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Like many other countries, the UK is currently having to deal with both high national debt and rampant inflation.  The standard way to deal with inflation is to raise interest rates.  That reality is starting to create a major headache for a lot of people.  Sadly, there is a lot of scope for that headache to get even worse.

QE comes back to bite

The roots of the UK’s debt problem stretch back way beyond COVID19 to the aftermath of the 2008 financial crisis.  The Bank of England undertook an extended program of quantitative easing.  Essentially, this meant creating new money and pushing it out to the UK’s banks.  The idea was that it would make its way from there into the broader economy and stimulate growth.

This policy was hugely controversial at the time.  Concerns were raised that it would lead to high inflation and hence, ultimately, high interest rates.  These concerns were dismissed at the time.  It was true that the QE program did not appear to have a major impact on the UK’s official inflation figures.  It’s also true that questions were asked about the accuracy of the UK’s official inflation figures. Regardless of whether or not you believe the inflation figures of the time, it’s indisputable that the QE program was expensive.  It created significant national debt that was still being paid off when COVID19 struck.  The measures taken to protect the public from it may have been both necessary and humane.  They were, however, also hugely expensive.

That means the UK is now dealing with a level of debt that’s virtually unprecedented in peacetime.  What’s more, it’s dealing with it at a time of rampant inflation.  This means the Bank of England can either accept inflation (with everything that implies) or raise interest rates (ditto).

What can policymakers do?

Technically, the ability to set interest rates lies with the Bank of England.  Also technically, the Bank of England operates independently from the government.  In reality, however, the Bank of England simply tries to follow the policy set down by the government.  It therefore effectively reports to the government.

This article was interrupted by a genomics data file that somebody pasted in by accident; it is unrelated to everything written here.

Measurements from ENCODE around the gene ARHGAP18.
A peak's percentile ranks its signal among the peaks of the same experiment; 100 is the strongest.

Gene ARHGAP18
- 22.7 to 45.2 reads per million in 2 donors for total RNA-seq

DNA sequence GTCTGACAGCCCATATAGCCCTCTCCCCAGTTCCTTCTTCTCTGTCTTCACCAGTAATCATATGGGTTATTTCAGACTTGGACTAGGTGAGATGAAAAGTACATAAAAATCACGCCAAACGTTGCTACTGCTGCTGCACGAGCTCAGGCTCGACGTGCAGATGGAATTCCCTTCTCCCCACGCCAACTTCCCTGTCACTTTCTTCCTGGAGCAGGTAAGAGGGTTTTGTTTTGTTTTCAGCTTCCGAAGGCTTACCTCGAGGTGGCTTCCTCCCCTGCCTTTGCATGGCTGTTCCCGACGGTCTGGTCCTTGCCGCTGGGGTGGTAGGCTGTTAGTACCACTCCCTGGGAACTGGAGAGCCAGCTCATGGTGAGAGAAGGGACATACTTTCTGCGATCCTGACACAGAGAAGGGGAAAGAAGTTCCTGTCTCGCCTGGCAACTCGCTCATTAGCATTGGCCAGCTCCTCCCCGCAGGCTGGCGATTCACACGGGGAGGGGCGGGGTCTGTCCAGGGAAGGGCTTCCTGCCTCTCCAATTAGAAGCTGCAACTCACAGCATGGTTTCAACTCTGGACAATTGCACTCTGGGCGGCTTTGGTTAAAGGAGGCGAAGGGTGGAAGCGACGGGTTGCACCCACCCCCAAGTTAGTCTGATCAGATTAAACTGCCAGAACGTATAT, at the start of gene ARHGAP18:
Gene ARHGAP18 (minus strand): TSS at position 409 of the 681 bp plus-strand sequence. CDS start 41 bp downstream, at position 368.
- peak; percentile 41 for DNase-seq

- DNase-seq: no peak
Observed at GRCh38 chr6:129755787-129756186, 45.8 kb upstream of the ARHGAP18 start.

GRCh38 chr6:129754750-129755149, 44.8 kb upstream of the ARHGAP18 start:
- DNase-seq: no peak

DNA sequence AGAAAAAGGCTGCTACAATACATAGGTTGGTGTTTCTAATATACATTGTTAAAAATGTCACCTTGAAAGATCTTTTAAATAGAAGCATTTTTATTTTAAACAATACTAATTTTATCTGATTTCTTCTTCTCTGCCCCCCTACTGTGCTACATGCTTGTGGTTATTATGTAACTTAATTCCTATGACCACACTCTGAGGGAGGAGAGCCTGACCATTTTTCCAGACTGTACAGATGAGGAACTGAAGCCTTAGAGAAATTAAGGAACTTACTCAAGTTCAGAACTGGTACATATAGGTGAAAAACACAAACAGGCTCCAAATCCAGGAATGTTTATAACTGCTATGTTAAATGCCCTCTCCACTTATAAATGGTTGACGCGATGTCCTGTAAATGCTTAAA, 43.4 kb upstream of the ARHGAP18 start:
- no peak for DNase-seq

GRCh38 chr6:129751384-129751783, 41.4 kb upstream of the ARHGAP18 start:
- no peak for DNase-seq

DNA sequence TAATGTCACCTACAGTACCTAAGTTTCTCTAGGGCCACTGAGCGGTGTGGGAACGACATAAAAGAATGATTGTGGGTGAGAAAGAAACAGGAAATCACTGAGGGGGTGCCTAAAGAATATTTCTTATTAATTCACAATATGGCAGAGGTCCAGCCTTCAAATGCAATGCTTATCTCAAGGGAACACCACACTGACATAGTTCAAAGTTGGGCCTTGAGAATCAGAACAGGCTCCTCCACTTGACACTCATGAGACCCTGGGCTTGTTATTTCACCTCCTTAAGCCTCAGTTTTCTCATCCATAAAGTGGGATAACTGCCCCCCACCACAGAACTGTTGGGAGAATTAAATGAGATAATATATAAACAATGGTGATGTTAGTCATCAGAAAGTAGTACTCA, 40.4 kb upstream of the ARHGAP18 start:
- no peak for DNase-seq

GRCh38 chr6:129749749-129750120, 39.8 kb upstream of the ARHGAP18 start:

This means that, in practice, the onus is on the government to decide the right approach to clearing the UK’s mountain of debt.  It could opt to ignore its inflation targets, or at least stretch them.  This would allow it to keep interest rates low and hence minimise what it owes on its debts.

Alternatively, it could raise interest rates to tame inflation (hopefully).  The price of this, however, would be to increase the amount it pays on the national debt.  What’s more, increasing interest rates would potentially strengthen Sterling in the international currency markets.  This would be good for importers but bad for exporters.

The final option is to look for some middle ground.  In other words, the government/Bank of England would raise interest rates just enough to bring inflation just under control.  Arguably, this is the most likely scenario since it would probably cause the minimal amount of pain overall.  The government would, however, need to be confident that it could pay the increased interest.  That could open the door to tax rises and/or service cuts.

What does that mean in practice?

In short, it means that, if you haven’t already, you should make it a priority to prepare for potentially expensive times ahead.  For example, if you have any debts, you should try to pay them off if possible.  If not, make sure that they’re on the best product for you.

Also, crucially, assess the type and level of insurance you have.  In particular, look at your life cover and any cover you have for loss of income.  This might include payment-protection insurance, income-protection insurance and/or critical-illness cover.

 

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